'Guyanese should return to spirit of the 1950s'
-- President Jagdeo at Indian Immigration Day ceremony
-- President Jagdeo
by Stacey Davidson
May 6, 2000
GUYANESE should return to the spirit of the 1950's when there was unity amongst the races who worked together for the common good of the country, President Bharrat Jagdeo urged yesterday.
"History shows that when we work together as one people of different religions and races, we achieve most," he told the gathering at the ceremony yesterday to mark the 162nd anniversary of the arrival of East Indians in Guyana. As is now traditional, the anniversary ceremony was held at the Indian Monument Gardens, Church and Camp Streets, Georgetown.
"Look at the spirit of the 1950s, which is often spoken about, when the major races of this country were together against the common enemy of colonialism. We see that those struggles were the most productive struggles and they resulted in us gaining Independence. That was when our people worked together," the President said.
Mr Jagdeo further emphasised that Guyanese need to celebrate their diversity rather than prey on others through the media, propagating violence.
"Every single day we have people within our society and in sections of the media who prey on our people. We have hate speeches and racism being propagated every single day. And this has no place in a country like ours, where we have many people from different places. We all share one thing - a common country, common people, and we are Guyanese before everything else," the youthful Head of State reasoned.
The President described the arrival of East Indians here, to this unknown destination in 1838, as pioneers and risk-takers, two key characteristics which the Indo-Guyanese has maintained.
"Risk-taking is very important for entrepreneurship, and the pioneering spirit which led them to leave those shores in unknown circumstances, has given them the courage to work hard in Guyana to carve out a niche in this country for themselves, and to make an indelible mark on the development of this country in every sphere of activity," President Jagdeo noted.
Over 162 years, the President said, the Indian immigrants gave a lot to the building of this country, "not only by their contributions but by their many sufferings and tribulations".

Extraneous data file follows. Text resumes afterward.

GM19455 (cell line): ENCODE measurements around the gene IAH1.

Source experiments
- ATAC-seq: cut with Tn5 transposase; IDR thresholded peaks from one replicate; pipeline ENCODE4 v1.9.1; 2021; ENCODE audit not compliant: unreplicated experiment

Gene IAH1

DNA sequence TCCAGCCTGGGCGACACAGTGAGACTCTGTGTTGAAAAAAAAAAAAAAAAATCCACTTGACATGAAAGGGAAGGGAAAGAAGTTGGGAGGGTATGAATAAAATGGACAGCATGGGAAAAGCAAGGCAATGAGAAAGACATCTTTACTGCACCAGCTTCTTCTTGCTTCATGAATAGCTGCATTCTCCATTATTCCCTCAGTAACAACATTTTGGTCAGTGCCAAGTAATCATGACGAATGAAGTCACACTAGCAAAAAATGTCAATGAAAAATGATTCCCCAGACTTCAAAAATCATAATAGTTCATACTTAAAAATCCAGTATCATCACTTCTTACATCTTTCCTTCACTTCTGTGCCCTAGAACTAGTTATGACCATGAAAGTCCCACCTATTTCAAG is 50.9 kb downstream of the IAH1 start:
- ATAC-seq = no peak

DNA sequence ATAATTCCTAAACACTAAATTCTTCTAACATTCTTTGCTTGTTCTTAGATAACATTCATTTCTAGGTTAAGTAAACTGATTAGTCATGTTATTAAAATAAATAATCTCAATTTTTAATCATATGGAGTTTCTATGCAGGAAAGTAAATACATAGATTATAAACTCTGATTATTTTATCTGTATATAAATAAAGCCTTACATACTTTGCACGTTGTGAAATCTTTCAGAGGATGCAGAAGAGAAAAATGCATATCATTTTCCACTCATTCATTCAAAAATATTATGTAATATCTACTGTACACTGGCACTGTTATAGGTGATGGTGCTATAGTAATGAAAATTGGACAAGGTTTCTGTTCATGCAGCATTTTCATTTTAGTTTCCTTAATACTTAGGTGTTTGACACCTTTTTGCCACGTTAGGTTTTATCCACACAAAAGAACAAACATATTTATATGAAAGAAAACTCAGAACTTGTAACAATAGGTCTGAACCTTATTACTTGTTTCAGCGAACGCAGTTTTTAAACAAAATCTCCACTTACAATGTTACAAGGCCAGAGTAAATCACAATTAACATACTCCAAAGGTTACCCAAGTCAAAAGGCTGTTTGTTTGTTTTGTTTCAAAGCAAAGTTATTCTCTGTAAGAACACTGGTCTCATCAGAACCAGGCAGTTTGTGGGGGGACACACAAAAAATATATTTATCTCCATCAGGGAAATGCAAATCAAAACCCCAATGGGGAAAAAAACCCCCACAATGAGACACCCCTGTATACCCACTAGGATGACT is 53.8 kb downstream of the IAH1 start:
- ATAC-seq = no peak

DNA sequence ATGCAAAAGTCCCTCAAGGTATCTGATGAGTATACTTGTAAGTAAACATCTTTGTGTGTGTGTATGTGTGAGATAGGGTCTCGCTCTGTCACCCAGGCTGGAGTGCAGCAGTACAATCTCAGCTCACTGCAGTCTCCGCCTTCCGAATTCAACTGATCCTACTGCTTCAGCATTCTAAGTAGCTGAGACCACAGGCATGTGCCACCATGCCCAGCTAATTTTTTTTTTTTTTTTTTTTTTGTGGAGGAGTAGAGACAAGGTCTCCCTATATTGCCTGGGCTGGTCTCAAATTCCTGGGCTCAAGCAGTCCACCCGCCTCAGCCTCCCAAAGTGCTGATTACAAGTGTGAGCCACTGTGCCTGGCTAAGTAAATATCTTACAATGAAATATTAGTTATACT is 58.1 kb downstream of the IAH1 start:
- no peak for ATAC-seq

"There is no reason why Guyana cannot be a prosperous place. And (about) this division we have, let's find some common accord and move together into the future, for without it, we're going to be lost. We've got so much to offer in this nation of ours, yet, we are so far behind. There is a lot of catching up to do," the Head of State urged.
He remarked that Indians in Guyana have excelled significantly in various fields.
"I do not need to enumerate the different fields they (Indians) have excelled in. Just looking here, you can see the distinguished Guyanese," the President observed.
He added that the arrival of Indians to Guyana was rather significant, since they set the tone for another feature experienced in society today, which is "a strong display of tolerance for religion, and for people of different religions".
"...and these are some of the features that are key to the success of Guyana - risk-taking, entrepreneurship, pioneering activities and tolerance and understanding of peoples' cultures especially in a multicultural society like ours".
"I am extremely proud, as I am sure many of you are, to be a descendant of those people who left India 162 years ago. As a Guyanese my history does not start 162 years ago, as a Guyanese my history is also the history of the Amerindian people of this country, it is of the forest settlers, of the African slaves who were forced to come to this country, and the Indians and other groups who came here.
"That's our history as Guyanese people. While we must be extremely proud of our connections with India and our Indian ancestry, we are Guyanese, and for me that is very important," President Jagdeo pointed out.
He encouraged those who have worked in the cultural arena to keep alive that spirit which came with the foreparents to continue to work to foster this climate in the country.
"We should take a lesson from our foreparents. They came well-equipped for a society that they founded themselves. They came with an entrepreneurial spirit, willing to take risks in unknown circumstances. They came as pioneers and worked as pioneers. They came without knowing what discrimination was, and they came with that feeling of tolerance and we should all work towards that," the President appealed.
He said with an air of confidence that Guyana has a bright future, and he urged the politicians to work together for the common good of the country and its people.
Also in attendance at the ceremony were: Indian High Commissioner to Guyana, Dr. Prakash Joshi; Pandit Reepu Daman Persaud, who is also Minister of Agriculture; Mr. Yesu Persaud, leading businessman and Chairman of the Indian Commemoration Trust; and Mr. Patrick Dyal and Mr. Tota Mangar, University of Guyana lecturers and members of the Indian Commemoration Trust.